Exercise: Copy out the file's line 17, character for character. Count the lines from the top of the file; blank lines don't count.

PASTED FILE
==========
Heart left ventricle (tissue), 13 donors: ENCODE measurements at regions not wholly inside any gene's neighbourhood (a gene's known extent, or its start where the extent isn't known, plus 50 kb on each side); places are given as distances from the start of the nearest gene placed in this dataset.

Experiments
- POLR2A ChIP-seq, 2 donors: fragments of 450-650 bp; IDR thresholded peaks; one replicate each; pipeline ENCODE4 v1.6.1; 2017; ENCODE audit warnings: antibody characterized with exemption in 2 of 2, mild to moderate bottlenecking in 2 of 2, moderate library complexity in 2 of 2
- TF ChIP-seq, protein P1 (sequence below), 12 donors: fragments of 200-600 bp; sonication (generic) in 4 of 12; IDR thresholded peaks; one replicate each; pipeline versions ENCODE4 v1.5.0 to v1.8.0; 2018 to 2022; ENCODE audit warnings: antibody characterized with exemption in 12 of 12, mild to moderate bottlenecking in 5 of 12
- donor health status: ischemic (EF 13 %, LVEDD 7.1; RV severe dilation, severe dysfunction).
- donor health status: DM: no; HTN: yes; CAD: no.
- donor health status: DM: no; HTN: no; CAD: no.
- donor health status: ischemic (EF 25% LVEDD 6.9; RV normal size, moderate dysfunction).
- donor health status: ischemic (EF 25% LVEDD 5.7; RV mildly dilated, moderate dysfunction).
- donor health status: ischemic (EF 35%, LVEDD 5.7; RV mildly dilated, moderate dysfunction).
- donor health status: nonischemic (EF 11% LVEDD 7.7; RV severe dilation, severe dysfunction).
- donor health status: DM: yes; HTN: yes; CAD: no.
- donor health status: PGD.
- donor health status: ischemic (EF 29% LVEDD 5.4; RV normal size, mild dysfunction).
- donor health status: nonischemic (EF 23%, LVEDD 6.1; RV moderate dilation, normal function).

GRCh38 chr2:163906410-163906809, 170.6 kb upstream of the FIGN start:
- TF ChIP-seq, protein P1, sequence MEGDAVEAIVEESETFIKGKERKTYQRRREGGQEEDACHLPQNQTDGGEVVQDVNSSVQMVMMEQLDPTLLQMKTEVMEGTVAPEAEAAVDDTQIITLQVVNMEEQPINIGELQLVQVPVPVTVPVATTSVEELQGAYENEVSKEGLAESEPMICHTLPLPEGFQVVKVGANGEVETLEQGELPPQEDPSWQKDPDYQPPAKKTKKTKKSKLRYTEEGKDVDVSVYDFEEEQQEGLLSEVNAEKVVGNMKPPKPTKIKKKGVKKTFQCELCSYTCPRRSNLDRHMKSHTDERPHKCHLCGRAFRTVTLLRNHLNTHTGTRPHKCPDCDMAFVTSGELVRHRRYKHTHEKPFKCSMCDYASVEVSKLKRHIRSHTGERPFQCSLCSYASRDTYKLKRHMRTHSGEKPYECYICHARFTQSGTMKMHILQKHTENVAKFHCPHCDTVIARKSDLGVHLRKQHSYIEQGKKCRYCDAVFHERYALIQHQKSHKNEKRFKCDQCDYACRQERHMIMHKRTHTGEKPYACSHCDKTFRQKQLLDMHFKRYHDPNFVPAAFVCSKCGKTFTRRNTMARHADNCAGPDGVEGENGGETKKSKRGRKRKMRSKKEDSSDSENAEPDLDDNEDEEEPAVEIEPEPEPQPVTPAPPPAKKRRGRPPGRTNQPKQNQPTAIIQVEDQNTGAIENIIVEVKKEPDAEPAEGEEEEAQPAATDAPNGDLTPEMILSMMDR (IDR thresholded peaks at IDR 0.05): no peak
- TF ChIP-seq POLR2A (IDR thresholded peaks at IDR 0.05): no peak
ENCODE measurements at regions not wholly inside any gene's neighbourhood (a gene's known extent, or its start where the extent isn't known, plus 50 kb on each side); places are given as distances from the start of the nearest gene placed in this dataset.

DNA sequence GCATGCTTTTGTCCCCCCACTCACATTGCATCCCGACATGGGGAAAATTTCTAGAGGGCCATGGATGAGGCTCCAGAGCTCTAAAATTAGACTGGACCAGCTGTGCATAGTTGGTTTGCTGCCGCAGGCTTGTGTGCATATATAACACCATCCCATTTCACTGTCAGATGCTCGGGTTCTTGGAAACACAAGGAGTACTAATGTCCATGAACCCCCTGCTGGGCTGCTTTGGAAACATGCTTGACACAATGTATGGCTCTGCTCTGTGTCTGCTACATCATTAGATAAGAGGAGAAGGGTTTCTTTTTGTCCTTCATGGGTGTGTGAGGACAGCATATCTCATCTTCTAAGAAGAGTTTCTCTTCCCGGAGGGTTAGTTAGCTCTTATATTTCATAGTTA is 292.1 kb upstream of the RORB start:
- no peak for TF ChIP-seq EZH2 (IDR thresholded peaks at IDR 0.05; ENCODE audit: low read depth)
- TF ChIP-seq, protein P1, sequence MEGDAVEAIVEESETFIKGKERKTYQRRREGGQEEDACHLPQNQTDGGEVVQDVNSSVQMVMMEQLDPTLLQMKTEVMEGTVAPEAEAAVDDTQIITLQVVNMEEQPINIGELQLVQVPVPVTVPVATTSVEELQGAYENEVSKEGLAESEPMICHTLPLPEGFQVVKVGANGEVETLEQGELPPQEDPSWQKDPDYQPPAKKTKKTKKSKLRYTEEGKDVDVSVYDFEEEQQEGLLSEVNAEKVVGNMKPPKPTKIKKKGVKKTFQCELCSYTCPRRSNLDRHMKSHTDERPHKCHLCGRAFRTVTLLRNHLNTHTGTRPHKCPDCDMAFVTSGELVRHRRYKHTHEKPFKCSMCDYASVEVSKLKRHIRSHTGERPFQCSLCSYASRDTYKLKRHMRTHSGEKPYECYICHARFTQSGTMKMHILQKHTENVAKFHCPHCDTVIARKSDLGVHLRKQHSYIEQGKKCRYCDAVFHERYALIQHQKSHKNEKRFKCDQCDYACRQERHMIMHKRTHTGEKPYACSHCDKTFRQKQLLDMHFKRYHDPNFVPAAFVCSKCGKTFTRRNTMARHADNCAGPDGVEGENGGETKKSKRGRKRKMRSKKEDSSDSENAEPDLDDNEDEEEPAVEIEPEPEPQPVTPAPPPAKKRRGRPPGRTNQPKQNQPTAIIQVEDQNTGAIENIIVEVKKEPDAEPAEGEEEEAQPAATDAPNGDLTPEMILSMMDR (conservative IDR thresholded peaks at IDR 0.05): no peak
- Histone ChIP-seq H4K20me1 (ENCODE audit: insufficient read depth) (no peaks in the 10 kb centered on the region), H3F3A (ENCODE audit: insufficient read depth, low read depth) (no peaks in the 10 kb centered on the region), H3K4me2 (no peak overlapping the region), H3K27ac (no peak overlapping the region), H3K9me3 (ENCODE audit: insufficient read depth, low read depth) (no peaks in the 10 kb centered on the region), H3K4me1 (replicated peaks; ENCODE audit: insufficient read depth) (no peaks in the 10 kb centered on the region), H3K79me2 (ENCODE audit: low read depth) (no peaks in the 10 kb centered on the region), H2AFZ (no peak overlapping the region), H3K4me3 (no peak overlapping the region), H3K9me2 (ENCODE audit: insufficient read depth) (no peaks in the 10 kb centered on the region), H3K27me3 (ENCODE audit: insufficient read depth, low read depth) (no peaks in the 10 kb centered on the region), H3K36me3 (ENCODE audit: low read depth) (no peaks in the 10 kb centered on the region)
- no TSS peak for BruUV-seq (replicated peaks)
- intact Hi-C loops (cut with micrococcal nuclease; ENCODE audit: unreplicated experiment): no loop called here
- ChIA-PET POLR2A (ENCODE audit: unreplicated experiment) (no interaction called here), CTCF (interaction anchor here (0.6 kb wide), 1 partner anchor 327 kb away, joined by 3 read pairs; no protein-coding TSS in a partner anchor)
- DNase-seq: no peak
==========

- TF ChIP-seq, protein P1, sequence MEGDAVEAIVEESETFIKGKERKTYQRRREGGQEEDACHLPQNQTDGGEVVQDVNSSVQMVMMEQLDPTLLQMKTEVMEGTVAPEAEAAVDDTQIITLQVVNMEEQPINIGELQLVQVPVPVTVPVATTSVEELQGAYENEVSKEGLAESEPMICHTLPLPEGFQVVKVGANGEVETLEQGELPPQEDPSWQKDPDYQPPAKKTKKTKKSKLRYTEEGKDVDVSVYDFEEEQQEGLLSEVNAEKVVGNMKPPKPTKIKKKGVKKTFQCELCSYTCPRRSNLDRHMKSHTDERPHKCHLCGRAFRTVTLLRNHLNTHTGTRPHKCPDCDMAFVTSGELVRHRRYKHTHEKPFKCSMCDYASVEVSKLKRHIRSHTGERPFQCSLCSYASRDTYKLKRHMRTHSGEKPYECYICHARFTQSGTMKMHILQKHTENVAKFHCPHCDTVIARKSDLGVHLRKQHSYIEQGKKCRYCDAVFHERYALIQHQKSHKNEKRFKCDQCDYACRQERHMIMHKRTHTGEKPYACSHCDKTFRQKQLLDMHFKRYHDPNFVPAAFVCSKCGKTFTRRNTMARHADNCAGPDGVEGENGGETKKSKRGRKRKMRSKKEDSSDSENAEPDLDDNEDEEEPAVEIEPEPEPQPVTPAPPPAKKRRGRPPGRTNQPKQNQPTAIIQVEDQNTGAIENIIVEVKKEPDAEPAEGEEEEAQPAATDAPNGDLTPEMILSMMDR (IDR thresholded peaks at IDR 0.05): no peak